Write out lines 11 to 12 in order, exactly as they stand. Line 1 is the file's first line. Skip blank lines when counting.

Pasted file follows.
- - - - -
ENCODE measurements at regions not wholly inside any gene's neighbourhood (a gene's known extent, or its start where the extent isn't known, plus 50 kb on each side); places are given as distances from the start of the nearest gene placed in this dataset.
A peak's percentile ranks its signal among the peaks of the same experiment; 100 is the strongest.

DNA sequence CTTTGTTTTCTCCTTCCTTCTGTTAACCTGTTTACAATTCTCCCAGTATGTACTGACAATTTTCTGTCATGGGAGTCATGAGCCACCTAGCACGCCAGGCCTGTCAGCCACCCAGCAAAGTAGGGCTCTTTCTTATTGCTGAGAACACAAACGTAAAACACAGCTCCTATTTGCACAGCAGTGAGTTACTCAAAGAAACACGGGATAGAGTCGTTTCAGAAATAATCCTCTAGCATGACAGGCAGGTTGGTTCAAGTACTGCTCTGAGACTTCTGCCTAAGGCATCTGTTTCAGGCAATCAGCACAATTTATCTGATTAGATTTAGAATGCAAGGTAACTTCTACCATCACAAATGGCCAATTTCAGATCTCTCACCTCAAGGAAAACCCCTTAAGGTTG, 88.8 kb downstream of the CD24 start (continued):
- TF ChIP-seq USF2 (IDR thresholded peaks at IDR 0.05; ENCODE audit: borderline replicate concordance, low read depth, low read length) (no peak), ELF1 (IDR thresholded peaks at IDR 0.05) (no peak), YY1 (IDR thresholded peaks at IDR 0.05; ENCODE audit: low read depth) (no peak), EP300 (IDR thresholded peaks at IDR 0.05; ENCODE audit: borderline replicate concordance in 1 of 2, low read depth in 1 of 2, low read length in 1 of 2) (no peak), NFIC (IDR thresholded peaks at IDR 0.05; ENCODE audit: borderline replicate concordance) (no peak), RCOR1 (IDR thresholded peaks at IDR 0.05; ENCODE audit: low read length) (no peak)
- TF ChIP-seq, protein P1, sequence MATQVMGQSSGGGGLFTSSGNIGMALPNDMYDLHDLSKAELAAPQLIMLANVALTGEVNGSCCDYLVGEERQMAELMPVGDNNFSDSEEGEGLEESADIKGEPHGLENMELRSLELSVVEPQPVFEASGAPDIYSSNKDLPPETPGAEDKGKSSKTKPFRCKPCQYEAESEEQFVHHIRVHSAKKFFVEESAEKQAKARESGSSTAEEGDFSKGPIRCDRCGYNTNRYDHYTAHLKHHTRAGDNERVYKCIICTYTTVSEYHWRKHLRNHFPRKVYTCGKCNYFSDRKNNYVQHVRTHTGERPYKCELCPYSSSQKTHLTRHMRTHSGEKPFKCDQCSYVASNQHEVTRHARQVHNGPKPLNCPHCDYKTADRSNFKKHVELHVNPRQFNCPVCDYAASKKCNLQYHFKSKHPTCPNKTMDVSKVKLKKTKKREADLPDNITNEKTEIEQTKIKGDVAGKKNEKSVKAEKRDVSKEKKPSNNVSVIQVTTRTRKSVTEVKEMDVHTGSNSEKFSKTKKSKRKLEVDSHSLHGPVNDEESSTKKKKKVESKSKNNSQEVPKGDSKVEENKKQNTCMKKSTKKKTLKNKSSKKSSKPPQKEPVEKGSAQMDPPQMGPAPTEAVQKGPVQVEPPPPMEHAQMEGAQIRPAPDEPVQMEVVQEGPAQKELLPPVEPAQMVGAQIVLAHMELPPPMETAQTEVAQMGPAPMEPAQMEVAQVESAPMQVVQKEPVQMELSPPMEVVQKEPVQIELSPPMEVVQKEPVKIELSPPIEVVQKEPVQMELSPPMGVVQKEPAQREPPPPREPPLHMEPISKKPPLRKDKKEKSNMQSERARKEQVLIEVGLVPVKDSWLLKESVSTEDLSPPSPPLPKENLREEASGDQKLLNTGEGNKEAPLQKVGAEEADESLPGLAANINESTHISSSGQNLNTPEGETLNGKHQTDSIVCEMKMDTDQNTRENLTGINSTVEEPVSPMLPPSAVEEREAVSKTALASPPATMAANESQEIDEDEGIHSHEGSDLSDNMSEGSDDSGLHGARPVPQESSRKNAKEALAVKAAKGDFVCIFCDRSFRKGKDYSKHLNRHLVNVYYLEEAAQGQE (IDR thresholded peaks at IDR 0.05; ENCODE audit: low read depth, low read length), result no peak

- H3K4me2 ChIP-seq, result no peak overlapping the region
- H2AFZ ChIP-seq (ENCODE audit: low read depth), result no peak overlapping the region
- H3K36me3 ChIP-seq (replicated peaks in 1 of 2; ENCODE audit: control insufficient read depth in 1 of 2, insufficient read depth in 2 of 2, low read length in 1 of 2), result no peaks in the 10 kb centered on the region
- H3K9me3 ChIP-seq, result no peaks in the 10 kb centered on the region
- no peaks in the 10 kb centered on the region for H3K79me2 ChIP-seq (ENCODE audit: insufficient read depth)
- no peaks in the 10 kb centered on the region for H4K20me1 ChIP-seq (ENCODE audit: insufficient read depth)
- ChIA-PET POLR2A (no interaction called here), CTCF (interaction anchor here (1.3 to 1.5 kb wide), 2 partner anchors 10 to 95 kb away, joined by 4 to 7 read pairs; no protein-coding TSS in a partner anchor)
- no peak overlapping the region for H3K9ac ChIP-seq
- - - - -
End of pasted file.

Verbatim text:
- no peaks in the 10 kb centered on the region for H4K20me1 ChIP-seq (ENCODE audit: insufficient read depth)
- ChIA-PET POLR2A (no interaction called here), CTCF (interaction anchor here (1.3 to 1.5 kb wide), 2 partner anchors 10 to 95 kb away, joined by 4 to 7 read pairs; no protein-coding TSS in a partner anchor)